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Night By Elie Wiesel Essay

1495 words - 6 pages

Night by Elie Wiesel

Night, By Elie Wiesel is a devastatingly true story about one man's
witness to the genocide of his own people. Living through the
horrifying experiences in the German concentration camps of Auschwitz
and Buchenwald, Elie sees his family, friends and fellow Jews starved,
degraded, and murdered. In this essay I will address three important
topics expressed throughout the course of the book. First, I will
discuss the struggle and eventual loss of religious faith by Elie in
his battle to maintain humanity in this de-humanizing environment, and
what ultimately enabled him to survive. Second, I will show the
established relationship between Elie and his father, and the impact
life in the camp had upon it. And finally, give my personal opinion on
why Elie Wiesel wrote this book.

One of the main topics in this book is how Elie, a boy of strong
religious faith, as well as many Jews lose their faith in God because
of the atrocities that take place in the concentration camps. Elie
Wiesel lived his early childhood in the town of Transylvania, in
Hungary, during the early 1940's. At a young age Elie took a strong
interest in Jewish religion as he spent most of his time studying the
Talmud. Eventually he comes across Moshe the Beadle, who would take
him under his wing and instruct him more in depth of the ways of the
Talmud and cabbala. Through Moshe's instruction, he is taught to
question God for answers. Elie recalls, "Moshe had changed…. He no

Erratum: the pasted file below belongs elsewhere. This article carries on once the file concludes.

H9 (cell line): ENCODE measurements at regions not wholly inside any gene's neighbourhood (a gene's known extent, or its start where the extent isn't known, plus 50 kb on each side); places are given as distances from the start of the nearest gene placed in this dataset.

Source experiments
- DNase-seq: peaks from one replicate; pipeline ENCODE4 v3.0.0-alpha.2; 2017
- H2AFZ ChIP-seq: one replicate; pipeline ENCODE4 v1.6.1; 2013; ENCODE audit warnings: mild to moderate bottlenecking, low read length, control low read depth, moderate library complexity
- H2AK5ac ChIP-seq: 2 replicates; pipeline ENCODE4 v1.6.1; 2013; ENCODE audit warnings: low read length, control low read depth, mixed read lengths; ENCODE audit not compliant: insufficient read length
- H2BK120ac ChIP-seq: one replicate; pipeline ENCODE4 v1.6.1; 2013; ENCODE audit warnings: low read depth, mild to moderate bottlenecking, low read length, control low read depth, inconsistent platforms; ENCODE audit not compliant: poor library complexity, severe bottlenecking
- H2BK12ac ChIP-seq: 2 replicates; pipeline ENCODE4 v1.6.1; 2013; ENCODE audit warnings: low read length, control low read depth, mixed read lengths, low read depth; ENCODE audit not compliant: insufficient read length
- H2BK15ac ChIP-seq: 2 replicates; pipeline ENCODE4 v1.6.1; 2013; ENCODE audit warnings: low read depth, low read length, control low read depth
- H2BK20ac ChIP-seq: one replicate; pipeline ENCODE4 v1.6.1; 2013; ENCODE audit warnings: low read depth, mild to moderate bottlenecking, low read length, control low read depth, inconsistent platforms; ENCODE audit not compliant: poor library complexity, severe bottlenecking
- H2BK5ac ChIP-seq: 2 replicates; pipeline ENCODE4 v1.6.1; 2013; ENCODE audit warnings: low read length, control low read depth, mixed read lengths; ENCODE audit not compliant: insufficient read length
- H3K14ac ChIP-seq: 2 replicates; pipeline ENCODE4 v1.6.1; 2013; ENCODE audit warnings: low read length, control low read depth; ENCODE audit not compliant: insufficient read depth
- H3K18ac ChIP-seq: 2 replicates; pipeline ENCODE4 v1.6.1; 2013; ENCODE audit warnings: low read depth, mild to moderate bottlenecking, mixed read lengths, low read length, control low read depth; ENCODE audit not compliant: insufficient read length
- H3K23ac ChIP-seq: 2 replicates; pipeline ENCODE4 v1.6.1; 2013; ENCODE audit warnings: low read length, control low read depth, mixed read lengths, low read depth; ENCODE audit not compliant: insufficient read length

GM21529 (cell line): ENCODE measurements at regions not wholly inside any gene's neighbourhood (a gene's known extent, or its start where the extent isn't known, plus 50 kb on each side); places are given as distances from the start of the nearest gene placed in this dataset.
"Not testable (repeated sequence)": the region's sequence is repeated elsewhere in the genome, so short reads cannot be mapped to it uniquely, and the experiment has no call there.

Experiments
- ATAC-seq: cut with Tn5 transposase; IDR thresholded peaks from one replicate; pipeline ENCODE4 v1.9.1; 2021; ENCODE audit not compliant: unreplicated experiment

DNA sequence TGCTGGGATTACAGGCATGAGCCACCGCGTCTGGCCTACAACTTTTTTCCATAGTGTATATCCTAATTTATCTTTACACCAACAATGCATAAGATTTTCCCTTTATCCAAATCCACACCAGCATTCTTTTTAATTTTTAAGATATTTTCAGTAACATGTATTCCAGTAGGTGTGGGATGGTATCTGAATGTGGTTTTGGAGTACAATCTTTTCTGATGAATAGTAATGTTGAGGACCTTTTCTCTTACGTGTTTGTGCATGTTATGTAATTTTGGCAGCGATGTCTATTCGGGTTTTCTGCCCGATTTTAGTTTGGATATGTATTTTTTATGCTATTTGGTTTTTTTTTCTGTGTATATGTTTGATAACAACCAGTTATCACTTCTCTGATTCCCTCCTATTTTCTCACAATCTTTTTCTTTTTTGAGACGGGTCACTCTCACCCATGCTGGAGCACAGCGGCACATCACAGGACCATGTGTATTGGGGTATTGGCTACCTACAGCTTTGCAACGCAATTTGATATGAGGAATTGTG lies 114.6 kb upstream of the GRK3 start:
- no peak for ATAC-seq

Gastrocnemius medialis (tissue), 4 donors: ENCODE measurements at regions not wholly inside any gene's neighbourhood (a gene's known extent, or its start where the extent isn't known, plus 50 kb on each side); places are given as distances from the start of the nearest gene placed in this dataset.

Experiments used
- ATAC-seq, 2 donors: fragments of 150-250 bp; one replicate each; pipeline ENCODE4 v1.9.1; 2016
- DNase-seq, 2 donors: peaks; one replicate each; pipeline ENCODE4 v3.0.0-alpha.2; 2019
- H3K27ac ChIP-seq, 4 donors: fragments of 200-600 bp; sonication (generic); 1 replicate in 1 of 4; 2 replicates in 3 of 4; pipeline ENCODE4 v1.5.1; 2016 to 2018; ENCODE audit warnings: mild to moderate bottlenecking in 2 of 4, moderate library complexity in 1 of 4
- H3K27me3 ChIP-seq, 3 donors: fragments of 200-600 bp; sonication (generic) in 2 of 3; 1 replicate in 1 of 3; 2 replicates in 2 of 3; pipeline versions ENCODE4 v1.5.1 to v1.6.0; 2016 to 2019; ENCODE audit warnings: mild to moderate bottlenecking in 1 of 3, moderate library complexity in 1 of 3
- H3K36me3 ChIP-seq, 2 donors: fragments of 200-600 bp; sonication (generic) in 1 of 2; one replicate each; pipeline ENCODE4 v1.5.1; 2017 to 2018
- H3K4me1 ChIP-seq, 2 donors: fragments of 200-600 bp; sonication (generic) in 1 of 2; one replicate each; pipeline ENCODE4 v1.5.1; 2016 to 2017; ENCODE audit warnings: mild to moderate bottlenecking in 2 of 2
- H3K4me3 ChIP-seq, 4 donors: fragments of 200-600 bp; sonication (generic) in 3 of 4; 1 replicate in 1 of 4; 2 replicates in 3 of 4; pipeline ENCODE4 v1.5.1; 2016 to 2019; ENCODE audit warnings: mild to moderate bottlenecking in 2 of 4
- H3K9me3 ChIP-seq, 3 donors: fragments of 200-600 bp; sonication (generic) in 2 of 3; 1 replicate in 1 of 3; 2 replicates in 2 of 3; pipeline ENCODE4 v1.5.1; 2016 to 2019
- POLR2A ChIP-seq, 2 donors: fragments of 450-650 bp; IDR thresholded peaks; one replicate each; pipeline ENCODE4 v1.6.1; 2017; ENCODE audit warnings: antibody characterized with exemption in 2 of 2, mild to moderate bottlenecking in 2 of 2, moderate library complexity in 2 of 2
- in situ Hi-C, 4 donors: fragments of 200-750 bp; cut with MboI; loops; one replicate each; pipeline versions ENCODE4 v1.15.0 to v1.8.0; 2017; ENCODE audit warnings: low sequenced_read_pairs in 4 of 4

longer talked to me of God or the cabbala, but only of what he had
seen." Thus right away Elie is exposed a loss of religious faith in
Moshe. When Elie arrived at Birkenau, I saw the first evidence of his
loss of faith as he questions God during the selection process. Amid
the selection many Jews are separated from their loved ones who are
immediately sent to the crematory or burned in large fire pits.
Although unaware to him at the time, this is the last Elie will ever
see of his mother and sister. For this reason, many Jews are grieving
and begin to recite the Kaddish, a Jewish prayer for the dead. Here
Elie questions, " Why should I bless his name? The Eternal, Lord of
the Universe, the All-Powerful and Terrible, was silent. What had I to
thank Him for?" Shortly after, as he marches toward the barracks, Elie
witnesses a load of children being dumped into a pit of flames which
he labels the "Angel of Death". At this point I see the diminishing
effects the first night of camp life is already having on Elie as he
vows, "Never shall I forget those flames which consumed my faith
forever… Never shall I forget these moments which murdered my God and
my soul and turned my dreams to dust….Never." Each day at the German
concentration camp further and further deteriorates Elie's belief in
God. The final moment, where he renounces...

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